The illegal cigarette trade is flourishing thanks to the lockdown


Lockdown was never going to be easy and the two-week extension has just made it harder. For it to work, it has to make sense to ordinary South Africans.

But as most of our nation sits obediently at home and watches the news or reads the headlines, many of us see that one thing is not making any sense at all.

Decent, law-abiding citizens have been banned from buying cigarettes in order to stop the spread of coronavirus.

Yet it has become obvious that this prohibition is encouraging movement, encouraging looting, impoverishing people who are paying sky-high prices and impoverishing the country when it needs the money most.

Now even non-smokers are saying enough is enough. No matter how well intentioned it was, this ban is an error of judgment that should be corrected immediately before it does any further damage.

Police Minister Bheki Cele may declare there’s no room for discussion. But he, President Ramaphosa and the rest of his coronavirus task team would be advised to consider how it is backfiring so badly.

We have been told that the lockdown is necessary to limit the movement of people.

If we are not classified as essential workers we are confined to home unless we need to shop for food or seek medical help.

So far, so sensible.

But SA has 11 million smokers – nearly equal to the entire population of Gauteng – many of whom will have voluntarily tried to kick the habit in the past.

I am not a smoker, but I’m aware that the withdrawal symptoms can be extremely painful.

These smokers are visiting the store to buy their milk and bread, but there they are banned from buying cigarettes at the same time.

Some, already frustrated by the pains of isolation, suffer withdrawal symptoms so bad that they are driven to seek their cigarettes elsewhere.

This increases their movement and spreads the virus, thereby defeating the sole objective of the lockdown, and puts many more lives at risk unnecessarily.

There is plenty of evidence this is happening.

Police have reported discoveries of large caches of illicit cigarettes throughout the country; illegal traders are advertising on social media and doing deals in car parks.

During the corruption and state capture of the past decade, illicit trade in cigarettes was allowed to grow on an unprecedented scale.

The criminal syndicates running this trade have established networks and supply chains to keep sales going even during lockdown.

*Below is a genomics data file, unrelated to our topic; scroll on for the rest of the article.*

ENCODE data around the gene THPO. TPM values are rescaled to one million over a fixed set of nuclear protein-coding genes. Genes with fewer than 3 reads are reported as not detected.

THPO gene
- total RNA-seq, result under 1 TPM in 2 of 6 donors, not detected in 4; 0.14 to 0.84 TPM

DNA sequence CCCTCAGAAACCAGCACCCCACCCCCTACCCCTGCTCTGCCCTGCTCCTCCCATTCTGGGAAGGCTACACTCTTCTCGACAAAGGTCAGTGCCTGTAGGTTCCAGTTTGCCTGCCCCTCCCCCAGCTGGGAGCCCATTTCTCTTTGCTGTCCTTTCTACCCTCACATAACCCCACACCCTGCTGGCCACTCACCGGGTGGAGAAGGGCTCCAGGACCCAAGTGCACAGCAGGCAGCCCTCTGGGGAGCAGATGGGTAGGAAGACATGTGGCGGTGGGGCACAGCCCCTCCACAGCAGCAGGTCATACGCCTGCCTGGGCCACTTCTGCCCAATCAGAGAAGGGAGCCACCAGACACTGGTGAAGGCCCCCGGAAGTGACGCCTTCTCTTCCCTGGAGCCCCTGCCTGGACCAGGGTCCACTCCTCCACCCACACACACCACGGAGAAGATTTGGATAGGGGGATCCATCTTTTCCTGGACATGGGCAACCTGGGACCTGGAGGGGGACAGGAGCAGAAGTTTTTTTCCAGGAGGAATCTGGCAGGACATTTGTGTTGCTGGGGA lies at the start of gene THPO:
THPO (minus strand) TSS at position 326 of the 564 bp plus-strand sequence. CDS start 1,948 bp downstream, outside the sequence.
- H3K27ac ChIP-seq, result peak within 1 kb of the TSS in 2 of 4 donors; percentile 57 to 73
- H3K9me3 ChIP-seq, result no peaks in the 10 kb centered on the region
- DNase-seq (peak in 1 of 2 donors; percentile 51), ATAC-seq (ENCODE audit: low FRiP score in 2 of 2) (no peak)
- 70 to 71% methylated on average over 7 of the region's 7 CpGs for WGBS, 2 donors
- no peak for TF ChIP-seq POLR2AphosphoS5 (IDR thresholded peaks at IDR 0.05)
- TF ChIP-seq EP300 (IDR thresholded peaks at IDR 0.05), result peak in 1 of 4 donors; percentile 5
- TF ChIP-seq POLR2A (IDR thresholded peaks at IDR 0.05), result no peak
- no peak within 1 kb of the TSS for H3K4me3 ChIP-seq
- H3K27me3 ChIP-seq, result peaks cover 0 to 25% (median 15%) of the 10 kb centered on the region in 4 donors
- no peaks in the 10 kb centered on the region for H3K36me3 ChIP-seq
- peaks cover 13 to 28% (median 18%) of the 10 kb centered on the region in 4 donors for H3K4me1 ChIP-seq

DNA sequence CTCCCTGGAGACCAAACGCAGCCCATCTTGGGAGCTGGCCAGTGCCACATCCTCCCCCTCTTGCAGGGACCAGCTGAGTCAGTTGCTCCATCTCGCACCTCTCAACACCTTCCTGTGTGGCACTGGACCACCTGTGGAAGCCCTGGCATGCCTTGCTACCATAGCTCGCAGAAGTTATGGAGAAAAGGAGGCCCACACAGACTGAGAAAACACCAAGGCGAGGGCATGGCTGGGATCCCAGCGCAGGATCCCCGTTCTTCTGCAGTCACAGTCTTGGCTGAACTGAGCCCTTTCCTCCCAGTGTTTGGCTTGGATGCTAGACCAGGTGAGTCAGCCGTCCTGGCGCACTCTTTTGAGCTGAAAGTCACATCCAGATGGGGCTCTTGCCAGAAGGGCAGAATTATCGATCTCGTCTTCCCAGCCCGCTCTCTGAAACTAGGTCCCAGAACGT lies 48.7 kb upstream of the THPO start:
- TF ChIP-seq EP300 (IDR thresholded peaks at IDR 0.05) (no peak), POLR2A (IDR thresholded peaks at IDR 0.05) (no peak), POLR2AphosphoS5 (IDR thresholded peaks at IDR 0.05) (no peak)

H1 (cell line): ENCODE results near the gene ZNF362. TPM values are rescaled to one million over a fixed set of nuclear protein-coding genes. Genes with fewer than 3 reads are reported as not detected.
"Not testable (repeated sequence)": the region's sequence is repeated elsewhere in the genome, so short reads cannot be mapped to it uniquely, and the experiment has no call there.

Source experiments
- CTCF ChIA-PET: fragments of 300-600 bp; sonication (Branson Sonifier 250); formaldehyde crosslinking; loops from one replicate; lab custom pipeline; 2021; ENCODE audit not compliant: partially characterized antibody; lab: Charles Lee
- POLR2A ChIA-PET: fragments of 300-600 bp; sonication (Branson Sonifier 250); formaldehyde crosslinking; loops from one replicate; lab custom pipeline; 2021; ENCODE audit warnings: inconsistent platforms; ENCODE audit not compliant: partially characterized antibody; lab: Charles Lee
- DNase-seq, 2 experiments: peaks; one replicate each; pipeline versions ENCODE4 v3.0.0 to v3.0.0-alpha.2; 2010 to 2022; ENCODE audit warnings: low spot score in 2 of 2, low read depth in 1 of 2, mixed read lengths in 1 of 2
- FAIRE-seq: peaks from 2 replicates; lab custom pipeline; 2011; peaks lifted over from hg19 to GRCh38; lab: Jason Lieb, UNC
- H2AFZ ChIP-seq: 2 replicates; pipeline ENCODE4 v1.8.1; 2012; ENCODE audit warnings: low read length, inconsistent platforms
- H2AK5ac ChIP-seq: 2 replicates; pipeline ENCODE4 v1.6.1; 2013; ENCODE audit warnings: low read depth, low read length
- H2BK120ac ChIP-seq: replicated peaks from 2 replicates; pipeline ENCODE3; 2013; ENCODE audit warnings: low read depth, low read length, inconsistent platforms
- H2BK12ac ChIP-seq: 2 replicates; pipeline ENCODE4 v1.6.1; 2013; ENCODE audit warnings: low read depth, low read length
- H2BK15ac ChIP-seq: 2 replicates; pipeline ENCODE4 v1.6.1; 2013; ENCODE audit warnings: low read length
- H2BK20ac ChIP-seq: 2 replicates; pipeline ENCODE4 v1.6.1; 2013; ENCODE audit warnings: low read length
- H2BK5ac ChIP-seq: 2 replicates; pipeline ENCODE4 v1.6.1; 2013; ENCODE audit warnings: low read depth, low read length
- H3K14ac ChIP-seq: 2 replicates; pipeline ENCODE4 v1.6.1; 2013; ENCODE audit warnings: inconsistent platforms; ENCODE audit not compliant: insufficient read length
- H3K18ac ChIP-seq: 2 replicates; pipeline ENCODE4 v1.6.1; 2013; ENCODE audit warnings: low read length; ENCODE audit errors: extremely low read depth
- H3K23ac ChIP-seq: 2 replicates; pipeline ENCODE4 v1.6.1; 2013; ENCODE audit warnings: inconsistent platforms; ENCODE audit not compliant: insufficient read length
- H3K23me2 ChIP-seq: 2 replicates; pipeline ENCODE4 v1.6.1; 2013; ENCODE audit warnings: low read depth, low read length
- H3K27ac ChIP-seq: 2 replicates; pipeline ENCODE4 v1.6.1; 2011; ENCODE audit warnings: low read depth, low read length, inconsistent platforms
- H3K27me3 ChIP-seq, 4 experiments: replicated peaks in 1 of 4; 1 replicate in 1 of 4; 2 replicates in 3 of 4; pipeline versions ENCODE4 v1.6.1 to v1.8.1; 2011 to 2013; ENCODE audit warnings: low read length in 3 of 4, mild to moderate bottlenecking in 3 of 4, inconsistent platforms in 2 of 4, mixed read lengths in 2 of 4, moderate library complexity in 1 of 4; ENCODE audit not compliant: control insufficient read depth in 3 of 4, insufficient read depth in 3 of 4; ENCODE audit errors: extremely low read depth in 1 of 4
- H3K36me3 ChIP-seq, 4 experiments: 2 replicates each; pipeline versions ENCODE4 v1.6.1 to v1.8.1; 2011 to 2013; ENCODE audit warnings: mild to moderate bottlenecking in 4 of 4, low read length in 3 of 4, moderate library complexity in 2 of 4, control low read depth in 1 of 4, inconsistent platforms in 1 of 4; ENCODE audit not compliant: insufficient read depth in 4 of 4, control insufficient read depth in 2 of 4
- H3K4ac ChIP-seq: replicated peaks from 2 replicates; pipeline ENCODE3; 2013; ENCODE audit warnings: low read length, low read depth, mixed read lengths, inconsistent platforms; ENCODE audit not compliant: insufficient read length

They now have a whole new customer base too, who may never have dreamt of breaking the law before.

The law of supply and demand means these crooks don’t need any special “introductory offers” to entice their new customers.

They are hiking their prices to capitalise on this crisis, and the smokers, already suffering in these tough times, find their meagre means are being stretched even further.

During lockdown, I have been helping to distribute food aid through Operation SA and SANZAF and the hardship I have witnessed has been truly heartbreaking.

The most vulnerable in our society are suffering, and coronavirus and its impact on our sick economy means they can only expect more pain.

Sadly, the financial impact of the cigarette ban will add to their misery.

Every day of the ban, South Africa is losing more than R35 million in excise duties on cigarettes alone.

The total tax loss for cigarettes is double that and, if the rules are not revised, will run to more than R2.3 billion over the 35 days.

The criminal illicit traders will not be paying any money to the SA Revenue Service.

It is money that is desperately needed by our government to fight this crisis and protect the people. It is money that will be lost to the nation forever if more smokers are driven to the illegal market and never return.

A financial hit might be considered necessary if it helps to meet more urgent needs.

For instance, Police Minister Cele says the ban on alcohol is needed to make it easier for his officers to enforce the lockdown.

But the ban on cigarettes achieves quite the opposite: smoking doesn’t increase public disorder, and outlawing cigarettes only makes the police’s job harder.

The ban is endangering millions – non-smokers included – by helping to spread the virus, enrich criminals and impoverish the nation.

As we approach the second stage of the lockdown, it’s time for government to reset the rules and do the right thing.

File Image: Yusuf Abramjee

Abramjee is the founder of Tax Justice South Africa and an anti-crime activist.

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